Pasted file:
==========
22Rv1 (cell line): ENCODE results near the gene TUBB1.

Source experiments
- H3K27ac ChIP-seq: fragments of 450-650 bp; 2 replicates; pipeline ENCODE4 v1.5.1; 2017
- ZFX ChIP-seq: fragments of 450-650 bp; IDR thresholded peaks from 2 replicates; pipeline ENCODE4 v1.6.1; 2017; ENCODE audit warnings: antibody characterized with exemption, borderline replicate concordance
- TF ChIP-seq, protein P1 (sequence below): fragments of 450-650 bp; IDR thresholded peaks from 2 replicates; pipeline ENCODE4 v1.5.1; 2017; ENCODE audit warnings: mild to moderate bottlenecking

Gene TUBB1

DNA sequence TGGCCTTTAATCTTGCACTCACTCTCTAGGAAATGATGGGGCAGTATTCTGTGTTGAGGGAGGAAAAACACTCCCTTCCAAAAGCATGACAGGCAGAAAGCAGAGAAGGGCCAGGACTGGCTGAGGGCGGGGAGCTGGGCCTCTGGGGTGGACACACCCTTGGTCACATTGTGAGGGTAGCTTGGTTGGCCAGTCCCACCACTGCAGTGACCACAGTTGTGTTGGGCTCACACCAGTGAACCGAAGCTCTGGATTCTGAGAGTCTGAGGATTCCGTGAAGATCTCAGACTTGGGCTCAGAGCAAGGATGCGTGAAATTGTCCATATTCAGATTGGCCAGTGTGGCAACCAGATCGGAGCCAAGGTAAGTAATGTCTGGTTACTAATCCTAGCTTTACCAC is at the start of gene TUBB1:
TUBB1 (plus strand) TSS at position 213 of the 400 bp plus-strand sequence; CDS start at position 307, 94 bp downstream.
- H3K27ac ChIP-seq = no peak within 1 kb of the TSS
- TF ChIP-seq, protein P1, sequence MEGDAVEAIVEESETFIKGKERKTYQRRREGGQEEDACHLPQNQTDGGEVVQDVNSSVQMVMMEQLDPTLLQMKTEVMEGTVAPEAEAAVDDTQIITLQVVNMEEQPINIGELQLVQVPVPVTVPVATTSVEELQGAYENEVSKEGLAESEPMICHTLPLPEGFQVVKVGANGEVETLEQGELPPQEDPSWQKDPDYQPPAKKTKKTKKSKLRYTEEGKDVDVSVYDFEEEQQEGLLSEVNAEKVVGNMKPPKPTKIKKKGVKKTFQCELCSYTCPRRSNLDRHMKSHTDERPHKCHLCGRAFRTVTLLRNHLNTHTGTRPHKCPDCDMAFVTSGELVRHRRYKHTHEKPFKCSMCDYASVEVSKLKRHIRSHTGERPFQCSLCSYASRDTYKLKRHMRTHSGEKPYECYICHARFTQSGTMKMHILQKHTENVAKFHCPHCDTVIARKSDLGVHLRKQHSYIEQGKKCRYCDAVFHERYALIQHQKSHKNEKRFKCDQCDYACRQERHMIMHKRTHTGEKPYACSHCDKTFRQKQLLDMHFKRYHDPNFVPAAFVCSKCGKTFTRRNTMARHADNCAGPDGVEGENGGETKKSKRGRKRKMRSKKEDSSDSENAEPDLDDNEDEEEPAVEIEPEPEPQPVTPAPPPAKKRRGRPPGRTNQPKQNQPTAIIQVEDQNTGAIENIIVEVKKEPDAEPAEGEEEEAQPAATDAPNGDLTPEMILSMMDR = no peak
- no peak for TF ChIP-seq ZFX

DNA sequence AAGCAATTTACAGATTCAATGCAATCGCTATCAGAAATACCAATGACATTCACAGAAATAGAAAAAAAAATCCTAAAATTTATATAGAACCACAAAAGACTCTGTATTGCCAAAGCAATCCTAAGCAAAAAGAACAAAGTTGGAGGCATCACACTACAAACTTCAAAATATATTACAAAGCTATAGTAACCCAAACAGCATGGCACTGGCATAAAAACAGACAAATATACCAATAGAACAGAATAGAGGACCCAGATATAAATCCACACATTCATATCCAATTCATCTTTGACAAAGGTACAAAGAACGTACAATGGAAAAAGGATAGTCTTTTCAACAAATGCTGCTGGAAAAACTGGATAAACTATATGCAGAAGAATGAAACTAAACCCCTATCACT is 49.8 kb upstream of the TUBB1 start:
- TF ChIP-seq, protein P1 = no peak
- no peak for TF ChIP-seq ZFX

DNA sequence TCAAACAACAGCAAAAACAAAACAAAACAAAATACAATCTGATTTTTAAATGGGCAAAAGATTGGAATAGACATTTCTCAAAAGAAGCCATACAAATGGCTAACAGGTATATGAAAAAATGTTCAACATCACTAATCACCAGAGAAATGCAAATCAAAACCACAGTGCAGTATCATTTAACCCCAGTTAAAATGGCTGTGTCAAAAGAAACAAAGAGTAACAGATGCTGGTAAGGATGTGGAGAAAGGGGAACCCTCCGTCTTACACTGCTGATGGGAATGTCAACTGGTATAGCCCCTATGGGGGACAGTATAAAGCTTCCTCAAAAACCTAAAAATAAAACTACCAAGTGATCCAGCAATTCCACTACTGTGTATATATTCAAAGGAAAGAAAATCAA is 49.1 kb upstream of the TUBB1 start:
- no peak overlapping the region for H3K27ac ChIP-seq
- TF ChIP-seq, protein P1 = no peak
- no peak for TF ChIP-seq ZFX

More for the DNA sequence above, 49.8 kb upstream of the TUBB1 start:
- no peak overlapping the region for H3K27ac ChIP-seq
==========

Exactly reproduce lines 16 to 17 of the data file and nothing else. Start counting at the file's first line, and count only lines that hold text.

- no peak overlapping the region for H3K27ac ChIP-seq
- TF ChIP-seq, protein P1 = no peak